Tobacco use among women now approaches that of men, with approximately 27 million women smokers in the United States alone. Lung cancer is the leading cause of cancer death among women, and more than 180,000 women die of other illnesses linked to smoking annually. Women report greater difficulties quitting smoking and are more likely to relapse than men. In addition, tobacco use co-varies with poor dietary practices and lack of physical activity, with 92% of smokers reporting at least one other health risk factor. The presence of multiple behavioral risk factors greatly increases the risk of developing many acute and chronic conditions (e.g., MI, COPD, etc.). Concerns surrounding weight gain, negative body image, and low self-efficacy, may be key factors affecting smoking cessation among weight-concerned women smokers. These smokers are less satisfied with their bodies, have lower self-esteem, and are more concerned about becoming overweight than non-smokers. These findings suggest that targeting weight concern, body image and self-efficacy to quit with weight-concerned women who smoke may be an effective intervention strategy. One cognitive approach, guided imagery, has been successfully employed in separate lines of inquiry to address physical activity, diet and smoking cessation. However, guided imagery has not been employed to target weight concerned women who smoke or to simultaneously target smoking, diet, and exercise behavior in a single intervention. The proposed study would be the first of its kind to create a theory-based, guided imagery intervention to assist weight-concerned women smokers to quit. While imagery is an effective therapeutic tool for behavior change, the mode of delivery has generally been in-person, limiting the dissemination of guided imagery-based interventions to large populations. Mobile health applications (mobile apps) delivered via smart phones offer a unique channel through which to distribute imagery-based interventions. The use of a mobile app offers an innovative approach to addressing the multiple behaviors involved in smoking cessation efforts of weight-concerned women, and has the potential to reach large numbers of women smokers. If successful, a mobile application for guided imagery could be used to address other health behaviors as well. The present project aims to develop and test the feasibility of a mobile health application using guided imagery in order to increase smoking cessation among a population of weight-concerned women smokers. We will also collect data on the eating and physical activity behaviors of our participants before and after receiving the imagery intervention. Results of this study will prepare us for a future randomized controlled trial to test the efficacy and cost-effectiveness of a multi-behavioral, guided imagery mobile health application versus a single smoking cessation imagery mobile health application.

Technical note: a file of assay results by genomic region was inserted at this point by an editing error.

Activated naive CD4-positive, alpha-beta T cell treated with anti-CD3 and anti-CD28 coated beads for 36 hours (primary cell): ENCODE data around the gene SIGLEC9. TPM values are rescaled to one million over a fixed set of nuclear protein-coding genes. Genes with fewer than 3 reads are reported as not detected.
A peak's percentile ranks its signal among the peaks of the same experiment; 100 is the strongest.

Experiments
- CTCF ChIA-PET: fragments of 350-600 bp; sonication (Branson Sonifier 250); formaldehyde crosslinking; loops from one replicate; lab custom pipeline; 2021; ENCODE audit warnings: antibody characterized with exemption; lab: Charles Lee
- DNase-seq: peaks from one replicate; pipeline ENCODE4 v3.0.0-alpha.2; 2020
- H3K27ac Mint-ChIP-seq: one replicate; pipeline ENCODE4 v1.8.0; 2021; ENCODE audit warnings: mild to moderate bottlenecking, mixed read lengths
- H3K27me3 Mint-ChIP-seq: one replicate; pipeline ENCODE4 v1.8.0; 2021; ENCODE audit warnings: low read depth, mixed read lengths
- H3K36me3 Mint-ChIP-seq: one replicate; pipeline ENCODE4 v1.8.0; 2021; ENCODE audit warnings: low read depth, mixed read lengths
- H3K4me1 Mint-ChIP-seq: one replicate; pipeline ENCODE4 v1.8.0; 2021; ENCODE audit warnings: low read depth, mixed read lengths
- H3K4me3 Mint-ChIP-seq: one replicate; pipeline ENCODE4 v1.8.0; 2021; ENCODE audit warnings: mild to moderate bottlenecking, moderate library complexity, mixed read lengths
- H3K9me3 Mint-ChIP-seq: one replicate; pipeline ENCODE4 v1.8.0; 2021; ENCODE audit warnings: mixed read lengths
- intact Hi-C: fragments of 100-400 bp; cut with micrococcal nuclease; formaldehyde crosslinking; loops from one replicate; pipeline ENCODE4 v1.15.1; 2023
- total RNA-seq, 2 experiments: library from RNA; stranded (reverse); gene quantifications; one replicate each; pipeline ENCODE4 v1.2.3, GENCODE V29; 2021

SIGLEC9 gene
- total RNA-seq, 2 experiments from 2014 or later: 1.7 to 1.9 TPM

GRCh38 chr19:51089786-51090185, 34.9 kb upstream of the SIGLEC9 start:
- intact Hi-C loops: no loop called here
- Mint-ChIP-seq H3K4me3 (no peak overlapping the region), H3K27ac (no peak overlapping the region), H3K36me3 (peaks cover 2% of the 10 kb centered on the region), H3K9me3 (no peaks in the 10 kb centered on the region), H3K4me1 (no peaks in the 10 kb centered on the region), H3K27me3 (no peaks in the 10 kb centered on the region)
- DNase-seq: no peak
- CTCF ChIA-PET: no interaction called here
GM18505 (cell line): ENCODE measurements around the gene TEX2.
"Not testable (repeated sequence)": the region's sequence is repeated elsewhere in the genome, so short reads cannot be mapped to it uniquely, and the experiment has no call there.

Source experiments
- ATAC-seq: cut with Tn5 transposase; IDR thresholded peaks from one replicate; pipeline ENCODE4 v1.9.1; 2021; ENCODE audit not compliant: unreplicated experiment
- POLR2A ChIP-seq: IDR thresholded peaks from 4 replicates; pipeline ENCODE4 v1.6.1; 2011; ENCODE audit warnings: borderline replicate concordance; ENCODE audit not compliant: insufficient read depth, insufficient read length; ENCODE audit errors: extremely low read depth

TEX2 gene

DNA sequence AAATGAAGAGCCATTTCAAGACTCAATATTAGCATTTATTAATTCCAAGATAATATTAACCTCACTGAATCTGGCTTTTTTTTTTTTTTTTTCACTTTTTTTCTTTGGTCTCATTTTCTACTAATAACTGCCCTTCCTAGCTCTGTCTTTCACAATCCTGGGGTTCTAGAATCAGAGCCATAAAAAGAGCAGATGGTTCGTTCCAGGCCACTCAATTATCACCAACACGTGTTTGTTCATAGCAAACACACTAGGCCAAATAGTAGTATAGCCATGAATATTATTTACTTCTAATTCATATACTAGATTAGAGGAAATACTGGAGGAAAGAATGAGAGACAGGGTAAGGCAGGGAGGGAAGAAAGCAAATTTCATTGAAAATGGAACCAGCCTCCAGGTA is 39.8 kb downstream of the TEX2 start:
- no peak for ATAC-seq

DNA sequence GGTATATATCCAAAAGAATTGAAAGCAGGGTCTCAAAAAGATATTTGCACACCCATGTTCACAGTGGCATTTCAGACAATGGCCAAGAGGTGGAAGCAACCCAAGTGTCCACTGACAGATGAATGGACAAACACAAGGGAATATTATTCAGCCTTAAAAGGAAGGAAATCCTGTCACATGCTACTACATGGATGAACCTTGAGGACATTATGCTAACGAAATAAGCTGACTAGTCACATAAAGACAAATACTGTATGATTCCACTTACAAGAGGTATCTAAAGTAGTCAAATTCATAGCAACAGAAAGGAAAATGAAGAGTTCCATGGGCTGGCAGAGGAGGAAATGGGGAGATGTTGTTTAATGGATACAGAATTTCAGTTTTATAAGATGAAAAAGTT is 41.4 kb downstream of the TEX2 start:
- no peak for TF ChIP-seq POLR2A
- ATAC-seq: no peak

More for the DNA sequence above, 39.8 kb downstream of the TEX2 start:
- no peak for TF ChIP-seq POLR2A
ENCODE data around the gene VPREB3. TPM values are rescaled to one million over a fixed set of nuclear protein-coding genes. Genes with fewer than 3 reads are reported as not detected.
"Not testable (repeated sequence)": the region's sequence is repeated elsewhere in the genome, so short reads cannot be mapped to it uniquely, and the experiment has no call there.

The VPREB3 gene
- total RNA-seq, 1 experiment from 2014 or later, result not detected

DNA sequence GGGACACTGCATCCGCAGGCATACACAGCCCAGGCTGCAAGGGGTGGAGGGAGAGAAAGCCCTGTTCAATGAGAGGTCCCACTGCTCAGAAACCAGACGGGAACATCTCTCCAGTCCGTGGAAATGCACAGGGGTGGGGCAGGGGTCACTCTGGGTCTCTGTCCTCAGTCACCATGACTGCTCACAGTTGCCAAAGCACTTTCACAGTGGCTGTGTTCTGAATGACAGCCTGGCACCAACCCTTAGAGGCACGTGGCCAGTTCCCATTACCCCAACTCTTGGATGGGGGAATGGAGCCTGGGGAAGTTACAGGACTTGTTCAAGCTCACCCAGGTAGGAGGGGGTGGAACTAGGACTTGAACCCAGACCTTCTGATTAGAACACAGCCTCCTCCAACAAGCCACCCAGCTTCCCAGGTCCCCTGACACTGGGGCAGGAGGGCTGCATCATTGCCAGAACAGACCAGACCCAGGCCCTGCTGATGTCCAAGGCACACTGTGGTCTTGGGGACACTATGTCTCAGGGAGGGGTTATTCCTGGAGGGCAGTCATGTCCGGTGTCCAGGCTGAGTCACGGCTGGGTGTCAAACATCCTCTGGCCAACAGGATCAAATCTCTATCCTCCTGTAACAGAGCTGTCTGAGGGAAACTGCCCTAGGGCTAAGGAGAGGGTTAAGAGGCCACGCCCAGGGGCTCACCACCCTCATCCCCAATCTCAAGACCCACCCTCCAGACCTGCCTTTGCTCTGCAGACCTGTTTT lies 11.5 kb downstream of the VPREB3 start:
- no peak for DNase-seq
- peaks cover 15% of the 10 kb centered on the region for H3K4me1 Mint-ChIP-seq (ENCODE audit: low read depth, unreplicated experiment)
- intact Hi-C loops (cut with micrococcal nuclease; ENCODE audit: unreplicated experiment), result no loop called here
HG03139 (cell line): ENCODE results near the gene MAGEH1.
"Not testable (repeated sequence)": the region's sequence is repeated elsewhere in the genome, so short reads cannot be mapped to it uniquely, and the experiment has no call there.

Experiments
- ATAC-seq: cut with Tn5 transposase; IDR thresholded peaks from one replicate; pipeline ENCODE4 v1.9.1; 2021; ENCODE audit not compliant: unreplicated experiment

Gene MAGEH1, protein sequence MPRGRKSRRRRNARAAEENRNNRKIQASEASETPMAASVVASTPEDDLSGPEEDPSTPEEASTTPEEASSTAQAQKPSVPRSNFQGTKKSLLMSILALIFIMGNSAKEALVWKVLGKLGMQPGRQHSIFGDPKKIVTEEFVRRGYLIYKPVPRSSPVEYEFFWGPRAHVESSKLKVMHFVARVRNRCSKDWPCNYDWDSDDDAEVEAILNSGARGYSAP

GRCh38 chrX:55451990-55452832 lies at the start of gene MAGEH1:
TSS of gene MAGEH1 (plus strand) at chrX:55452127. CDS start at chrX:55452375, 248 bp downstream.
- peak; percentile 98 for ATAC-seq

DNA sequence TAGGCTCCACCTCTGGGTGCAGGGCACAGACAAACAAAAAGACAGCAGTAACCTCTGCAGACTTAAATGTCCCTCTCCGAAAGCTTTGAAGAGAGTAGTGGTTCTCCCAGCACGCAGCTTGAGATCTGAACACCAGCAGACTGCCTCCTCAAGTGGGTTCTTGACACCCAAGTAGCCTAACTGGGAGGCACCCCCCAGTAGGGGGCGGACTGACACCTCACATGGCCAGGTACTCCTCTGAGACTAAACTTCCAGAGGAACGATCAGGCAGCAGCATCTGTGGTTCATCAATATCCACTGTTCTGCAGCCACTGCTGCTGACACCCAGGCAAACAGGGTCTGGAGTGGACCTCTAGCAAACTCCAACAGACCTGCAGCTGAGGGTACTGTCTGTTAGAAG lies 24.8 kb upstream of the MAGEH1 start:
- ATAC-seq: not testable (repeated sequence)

Public Health Relevance

The smoking rate among adult females in the U.S. has increased in recent decades and now approaches that of males, presenting a critical public health issue. However, about half of women smokers are reluctant to quit because of concerns about weight gain, and few resources are available for them. The proposed study will develop and test the feasibility and acceptability of a mobile phone application that delivers a guided imagery intervention and resources for quitting smoking, eating a healthy diet, and engaging in physical activity.

National Institute of Health (NIH)
National Cancer Institute (NCI)
Exploratory/Developmental Grants (R21)
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Special Emphasis Panel (ZCA1-SRLB-B (O1))
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Hesse, Bradford
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University of Arizona
Family Medicine
Schools of Medicine
United States
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